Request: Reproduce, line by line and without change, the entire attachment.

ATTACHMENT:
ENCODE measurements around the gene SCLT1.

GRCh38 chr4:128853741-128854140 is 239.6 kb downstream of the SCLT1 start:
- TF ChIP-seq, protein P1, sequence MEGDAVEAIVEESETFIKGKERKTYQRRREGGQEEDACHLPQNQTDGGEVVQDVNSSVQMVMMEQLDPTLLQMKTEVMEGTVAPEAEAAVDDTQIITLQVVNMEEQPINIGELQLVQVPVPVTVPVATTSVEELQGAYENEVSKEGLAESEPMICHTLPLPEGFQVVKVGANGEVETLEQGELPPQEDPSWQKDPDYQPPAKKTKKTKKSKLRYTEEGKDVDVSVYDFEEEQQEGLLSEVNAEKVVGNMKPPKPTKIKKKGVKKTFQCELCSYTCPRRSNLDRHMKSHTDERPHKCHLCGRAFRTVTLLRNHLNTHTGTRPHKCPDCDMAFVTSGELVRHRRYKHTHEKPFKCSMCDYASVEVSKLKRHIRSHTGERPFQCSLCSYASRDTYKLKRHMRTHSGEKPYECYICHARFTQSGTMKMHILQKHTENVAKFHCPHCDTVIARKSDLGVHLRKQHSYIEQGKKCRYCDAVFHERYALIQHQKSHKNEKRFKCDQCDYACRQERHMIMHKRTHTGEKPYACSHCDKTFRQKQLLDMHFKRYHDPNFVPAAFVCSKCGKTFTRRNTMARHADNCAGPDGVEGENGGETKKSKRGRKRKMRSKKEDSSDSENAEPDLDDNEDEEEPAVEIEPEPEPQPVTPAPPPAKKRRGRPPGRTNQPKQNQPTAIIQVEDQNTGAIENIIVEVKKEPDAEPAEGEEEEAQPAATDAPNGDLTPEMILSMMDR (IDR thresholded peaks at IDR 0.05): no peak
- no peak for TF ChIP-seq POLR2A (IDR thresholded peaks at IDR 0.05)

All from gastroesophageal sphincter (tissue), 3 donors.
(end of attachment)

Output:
ENCODE measurements around the gene SCLT1.

GRCh38 chr4:128853741-128854140 is 239.6 kb downstream of the SCLT1 start:
- TF ChIP-seq, protein P1, sequence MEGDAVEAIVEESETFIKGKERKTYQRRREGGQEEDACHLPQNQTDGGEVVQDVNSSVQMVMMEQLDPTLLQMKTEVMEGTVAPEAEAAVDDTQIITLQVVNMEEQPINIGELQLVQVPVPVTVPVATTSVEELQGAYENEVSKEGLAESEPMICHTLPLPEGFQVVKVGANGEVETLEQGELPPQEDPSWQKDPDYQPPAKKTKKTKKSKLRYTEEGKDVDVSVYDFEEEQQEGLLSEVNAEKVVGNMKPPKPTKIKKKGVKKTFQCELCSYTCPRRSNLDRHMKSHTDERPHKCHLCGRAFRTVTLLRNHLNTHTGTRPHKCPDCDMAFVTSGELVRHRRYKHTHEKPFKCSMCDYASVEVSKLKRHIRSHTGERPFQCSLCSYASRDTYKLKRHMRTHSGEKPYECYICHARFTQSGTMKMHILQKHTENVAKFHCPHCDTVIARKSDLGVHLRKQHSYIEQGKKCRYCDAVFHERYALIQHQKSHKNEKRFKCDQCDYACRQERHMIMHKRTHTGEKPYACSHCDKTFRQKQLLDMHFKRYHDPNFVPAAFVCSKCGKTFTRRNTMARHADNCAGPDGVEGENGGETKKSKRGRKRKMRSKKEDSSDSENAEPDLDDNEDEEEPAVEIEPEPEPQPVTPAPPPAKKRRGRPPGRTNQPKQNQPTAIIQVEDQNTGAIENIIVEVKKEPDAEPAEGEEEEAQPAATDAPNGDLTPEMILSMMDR (IDR thresholded peaks at IDR 0.05): no peak
- no peak for TF ChIP-seq POLR2A (IDR thresholded peaks at IDR 0.05)

All from gastroesophageal sphincter (tissue), 3 donors.